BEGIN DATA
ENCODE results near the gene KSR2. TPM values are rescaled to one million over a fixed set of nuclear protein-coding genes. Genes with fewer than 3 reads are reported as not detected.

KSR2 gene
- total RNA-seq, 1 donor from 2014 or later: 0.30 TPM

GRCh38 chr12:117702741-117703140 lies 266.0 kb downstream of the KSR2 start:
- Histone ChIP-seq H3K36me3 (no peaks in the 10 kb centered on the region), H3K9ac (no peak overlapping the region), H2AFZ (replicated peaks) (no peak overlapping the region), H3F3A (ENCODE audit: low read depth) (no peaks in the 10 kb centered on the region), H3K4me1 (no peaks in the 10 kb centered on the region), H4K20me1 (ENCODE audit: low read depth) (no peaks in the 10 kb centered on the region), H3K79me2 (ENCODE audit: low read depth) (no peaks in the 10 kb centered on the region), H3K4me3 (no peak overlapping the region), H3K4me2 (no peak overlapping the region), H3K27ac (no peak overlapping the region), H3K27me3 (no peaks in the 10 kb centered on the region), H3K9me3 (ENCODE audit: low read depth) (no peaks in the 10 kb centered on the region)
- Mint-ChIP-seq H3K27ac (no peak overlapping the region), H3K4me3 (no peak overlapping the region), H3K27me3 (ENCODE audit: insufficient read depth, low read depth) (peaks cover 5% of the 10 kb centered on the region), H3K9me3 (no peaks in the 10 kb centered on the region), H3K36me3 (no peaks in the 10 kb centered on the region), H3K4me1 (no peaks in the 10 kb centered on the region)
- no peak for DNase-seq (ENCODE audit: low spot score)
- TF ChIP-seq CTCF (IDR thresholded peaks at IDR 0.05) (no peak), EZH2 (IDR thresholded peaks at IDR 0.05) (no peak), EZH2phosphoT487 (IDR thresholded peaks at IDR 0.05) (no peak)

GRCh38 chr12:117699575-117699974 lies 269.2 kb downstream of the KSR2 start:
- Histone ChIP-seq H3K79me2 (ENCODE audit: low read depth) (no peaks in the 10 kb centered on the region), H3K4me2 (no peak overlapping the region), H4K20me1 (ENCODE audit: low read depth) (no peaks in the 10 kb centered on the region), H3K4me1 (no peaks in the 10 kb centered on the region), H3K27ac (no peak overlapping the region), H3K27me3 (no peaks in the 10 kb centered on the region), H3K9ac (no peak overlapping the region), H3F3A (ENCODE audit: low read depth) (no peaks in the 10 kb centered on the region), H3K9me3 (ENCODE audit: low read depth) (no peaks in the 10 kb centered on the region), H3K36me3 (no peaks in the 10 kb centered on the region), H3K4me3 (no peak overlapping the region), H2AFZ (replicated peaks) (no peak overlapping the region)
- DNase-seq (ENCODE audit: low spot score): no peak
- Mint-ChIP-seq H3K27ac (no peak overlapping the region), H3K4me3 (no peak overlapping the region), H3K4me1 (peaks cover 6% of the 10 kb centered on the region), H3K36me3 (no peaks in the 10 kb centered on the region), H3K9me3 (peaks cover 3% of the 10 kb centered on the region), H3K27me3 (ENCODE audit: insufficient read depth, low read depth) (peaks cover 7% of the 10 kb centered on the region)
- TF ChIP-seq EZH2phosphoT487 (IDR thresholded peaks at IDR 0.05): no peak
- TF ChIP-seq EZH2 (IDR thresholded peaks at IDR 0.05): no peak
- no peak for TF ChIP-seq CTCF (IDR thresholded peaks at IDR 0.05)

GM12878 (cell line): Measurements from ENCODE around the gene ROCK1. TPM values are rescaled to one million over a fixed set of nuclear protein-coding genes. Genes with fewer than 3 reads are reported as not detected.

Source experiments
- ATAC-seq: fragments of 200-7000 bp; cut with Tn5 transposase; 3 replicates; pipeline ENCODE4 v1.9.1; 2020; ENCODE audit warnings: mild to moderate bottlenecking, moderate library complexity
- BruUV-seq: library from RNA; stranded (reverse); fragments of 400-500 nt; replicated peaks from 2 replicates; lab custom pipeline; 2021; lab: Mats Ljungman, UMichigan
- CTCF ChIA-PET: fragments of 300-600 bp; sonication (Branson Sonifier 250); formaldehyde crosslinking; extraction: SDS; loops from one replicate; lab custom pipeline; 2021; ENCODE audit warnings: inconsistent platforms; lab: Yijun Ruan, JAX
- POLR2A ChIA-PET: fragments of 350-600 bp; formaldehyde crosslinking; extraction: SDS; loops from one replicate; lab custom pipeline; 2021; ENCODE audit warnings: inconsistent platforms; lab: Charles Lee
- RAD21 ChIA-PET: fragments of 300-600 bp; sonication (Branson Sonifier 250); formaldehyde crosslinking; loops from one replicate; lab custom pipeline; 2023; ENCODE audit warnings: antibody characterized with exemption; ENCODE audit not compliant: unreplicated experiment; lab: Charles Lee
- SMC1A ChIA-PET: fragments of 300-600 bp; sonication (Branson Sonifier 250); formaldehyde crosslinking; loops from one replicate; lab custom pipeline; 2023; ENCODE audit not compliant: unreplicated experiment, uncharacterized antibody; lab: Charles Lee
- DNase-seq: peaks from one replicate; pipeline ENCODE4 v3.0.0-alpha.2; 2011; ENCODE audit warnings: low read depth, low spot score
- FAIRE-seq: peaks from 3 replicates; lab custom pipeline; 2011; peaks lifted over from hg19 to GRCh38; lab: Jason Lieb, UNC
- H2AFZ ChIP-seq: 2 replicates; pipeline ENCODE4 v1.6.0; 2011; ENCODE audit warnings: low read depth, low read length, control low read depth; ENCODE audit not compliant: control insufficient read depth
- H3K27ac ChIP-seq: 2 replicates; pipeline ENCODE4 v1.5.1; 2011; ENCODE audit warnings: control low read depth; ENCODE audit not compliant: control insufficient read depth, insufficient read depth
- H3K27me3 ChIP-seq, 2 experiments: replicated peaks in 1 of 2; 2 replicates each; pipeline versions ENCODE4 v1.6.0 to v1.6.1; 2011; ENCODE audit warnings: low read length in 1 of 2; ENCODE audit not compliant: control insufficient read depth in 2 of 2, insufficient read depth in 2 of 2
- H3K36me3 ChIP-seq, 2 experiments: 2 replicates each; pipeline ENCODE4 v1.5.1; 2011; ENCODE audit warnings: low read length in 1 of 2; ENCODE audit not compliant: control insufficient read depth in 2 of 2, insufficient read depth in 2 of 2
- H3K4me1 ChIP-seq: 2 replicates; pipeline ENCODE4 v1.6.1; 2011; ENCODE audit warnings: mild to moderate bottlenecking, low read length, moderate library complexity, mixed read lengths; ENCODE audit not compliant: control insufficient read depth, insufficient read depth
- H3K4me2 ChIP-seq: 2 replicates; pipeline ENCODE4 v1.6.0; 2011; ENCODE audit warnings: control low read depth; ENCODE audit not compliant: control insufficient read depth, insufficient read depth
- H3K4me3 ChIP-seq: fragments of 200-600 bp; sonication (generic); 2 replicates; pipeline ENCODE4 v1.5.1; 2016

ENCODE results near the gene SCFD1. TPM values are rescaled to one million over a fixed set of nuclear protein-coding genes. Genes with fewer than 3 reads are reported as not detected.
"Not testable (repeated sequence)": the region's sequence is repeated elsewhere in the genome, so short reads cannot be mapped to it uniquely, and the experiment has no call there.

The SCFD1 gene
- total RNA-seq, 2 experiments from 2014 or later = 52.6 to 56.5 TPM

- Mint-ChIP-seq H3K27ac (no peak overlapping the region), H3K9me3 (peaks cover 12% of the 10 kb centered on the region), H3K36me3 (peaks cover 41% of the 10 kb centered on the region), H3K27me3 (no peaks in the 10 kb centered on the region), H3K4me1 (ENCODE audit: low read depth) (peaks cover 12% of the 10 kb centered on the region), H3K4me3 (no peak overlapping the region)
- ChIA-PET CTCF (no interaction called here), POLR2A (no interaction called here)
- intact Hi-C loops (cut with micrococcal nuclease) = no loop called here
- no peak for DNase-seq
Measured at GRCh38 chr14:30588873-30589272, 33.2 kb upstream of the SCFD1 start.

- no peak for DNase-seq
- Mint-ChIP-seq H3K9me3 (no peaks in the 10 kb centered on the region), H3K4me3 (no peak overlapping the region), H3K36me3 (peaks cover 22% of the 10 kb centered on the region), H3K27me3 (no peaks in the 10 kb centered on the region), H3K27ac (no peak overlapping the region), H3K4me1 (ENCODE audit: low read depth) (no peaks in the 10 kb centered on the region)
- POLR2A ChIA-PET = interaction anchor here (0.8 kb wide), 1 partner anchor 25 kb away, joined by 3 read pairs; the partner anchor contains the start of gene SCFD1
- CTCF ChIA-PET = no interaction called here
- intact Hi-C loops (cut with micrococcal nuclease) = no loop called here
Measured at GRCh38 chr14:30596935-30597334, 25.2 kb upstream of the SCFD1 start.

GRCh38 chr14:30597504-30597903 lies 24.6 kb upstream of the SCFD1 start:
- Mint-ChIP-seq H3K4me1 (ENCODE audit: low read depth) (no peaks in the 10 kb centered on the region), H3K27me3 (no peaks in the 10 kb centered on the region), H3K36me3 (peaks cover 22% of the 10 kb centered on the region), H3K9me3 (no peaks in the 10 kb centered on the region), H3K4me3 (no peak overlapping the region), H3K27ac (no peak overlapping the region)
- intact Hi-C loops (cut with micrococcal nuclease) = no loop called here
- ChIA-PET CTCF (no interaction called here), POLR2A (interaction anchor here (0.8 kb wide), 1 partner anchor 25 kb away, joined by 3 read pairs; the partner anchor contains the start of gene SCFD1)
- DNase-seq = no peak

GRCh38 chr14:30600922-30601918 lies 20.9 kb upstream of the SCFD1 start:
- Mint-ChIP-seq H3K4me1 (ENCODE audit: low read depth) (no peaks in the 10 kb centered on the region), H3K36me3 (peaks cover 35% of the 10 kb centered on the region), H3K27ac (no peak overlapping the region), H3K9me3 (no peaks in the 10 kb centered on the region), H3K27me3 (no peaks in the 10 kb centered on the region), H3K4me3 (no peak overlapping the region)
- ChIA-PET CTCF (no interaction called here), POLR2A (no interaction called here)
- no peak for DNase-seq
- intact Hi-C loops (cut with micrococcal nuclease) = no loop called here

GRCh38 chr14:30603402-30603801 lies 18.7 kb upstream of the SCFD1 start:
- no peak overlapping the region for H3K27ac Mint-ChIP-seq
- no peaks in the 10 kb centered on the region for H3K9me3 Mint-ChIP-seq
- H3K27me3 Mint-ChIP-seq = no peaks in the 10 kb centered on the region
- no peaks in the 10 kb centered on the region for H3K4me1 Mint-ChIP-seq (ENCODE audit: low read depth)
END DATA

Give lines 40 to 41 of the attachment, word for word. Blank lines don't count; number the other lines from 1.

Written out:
- no peak for DNase-seq
Measured at GRCh38 chr14:30588873-30589272, 33.2 kb upstream of the SCFD1 start.